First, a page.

At the end of this article, Chavez recommends that Trump would recognize Rajavi's group as an Iranian opposition if it is serious reversing the Obama administration's Iran policy.
In a 2004 New York Times Magazine reported about the “cult-like behavior” of the MEK. Journalist Elizabeth Rubin wrote, “Every morning and night, the [MEK] kids, beginning as young as 1 and 2, had to stand before a poster of Massoud and Maryam, salute them and shout praises to them,” One former member told Rubin that the group was little more than a “husband-and-wife cult” that subjected its adherents to enforced celibacy and public confessions of sexual desires. Rubin reported that not unlike some of the most extreme cults MEK members were often extremely isolated within a compound where there was little if any access to “newspapers or radio or television” and that all devotees knew was whatever Mr. and Mrs. Rajavi “fed them.” [19]
Rick Ross, American cult specialist, and founder and executive director of the nonprofit Cult Education Institute, has stated in an interview with Habilian, Specialized Center for Research on Terrorism, that the MeK has all the characteristics of a cult: “In my opinion the MEK fits well within the three core criteria often used to define a destructive cult based upon the structure, dynamics and behavior of the group.” [20]
In a recent interview a former Rajavi follower Masoud Banisadr said that “In MEK, we were not even allowed to think of our children and their well-being.” He further explained, “You have to teach your children: instead of loving you, love the leader.” Banisadr is the author of the book Destructive and Terrorist Cults: A New Kind of Slavery. [21]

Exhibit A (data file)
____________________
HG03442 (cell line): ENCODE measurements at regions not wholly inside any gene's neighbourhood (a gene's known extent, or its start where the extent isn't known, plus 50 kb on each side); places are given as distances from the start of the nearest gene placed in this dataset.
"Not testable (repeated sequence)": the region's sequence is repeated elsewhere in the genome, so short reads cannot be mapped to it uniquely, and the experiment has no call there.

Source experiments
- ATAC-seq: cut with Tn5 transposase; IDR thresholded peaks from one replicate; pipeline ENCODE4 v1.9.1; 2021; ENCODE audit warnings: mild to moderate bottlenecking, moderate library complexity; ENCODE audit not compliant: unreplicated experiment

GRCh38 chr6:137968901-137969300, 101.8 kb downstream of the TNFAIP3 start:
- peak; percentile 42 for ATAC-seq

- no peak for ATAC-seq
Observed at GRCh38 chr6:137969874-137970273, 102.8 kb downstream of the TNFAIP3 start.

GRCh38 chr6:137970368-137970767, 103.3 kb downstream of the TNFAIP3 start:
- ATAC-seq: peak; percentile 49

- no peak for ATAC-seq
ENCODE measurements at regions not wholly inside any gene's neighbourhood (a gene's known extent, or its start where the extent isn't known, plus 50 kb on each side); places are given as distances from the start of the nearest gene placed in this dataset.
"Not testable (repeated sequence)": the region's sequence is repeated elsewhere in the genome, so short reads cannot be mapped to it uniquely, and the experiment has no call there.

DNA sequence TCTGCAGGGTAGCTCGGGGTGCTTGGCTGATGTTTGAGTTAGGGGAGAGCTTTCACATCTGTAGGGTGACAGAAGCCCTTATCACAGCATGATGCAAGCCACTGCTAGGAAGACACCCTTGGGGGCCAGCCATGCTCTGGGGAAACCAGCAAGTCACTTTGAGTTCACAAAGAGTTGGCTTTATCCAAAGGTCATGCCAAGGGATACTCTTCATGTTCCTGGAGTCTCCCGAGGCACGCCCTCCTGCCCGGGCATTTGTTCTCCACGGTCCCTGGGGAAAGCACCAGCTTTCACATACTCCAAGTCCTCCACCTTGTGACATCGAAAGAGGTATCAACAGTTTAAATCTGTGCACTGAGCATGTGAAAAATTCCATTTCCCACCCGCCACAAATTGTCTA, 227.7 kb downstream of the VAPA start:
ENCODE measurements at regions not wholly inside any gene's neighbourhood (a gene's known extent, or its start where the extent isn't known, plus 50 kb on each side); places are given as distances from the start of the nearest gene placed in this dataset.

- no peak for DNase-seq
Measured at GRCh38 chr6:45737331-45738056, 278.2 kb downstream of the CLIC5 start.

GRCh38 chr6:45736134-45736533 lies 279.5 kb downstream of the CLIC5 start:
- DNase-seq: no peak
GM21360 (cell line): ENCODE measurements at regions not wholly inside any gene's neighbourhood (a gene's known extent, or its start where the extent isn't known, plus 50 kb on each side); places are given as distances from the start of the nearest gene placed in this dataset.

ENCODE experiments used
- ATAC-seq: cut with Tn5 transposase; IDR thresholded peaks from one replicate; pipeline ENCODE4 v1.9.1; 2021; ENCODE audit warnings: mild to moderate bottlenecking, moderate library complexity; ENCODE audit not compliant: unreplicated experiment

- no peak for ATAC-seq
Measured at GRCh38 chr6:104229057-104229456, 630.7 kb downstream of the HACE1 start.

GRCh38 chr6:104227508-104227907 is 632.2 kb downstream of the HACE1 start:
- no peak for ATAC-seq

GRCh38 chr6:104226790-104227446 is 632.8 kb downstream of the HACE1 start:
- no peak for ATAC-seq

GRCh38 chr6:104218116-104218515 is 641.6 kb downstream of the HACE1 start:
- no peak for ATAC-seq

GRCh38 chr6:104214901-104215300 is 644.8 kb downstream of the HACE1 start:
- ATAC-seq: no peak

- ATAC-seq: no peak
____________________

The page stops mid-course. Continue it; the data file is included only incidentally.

At the end of his article, referring to a report released four years ago by the BBC, which has revealed that supporters of the Rajavi cult receive about $ 20,000 to speak in support of the group, Cultnews asks question from Chavez that It seems to us fine to end this post with:
“Why would Linda Chavez want to align herself with such a notorious group? Is it possible she is clueless and doesn’t know the group’s history and how the MEK has hurt and/or horribly exploited people?
Or is Ms. Chavez simply picking up a paycheck?
Four years ago the BBC reported that “the going rate for a pro-MEK speech seems to be $20,000 (£12,500).”
How much might the purported “cult” be willing to pay for a prominent emcee to imbue its event with a patina of authority?
Is Linda Chavez cashing in on her past status as the highest-ranking woman in President Ronald Reagan’s White House? Or is she trying to look important after the embarrassment of not being confirmed as President George W. Bush pick for Secretary of Labor?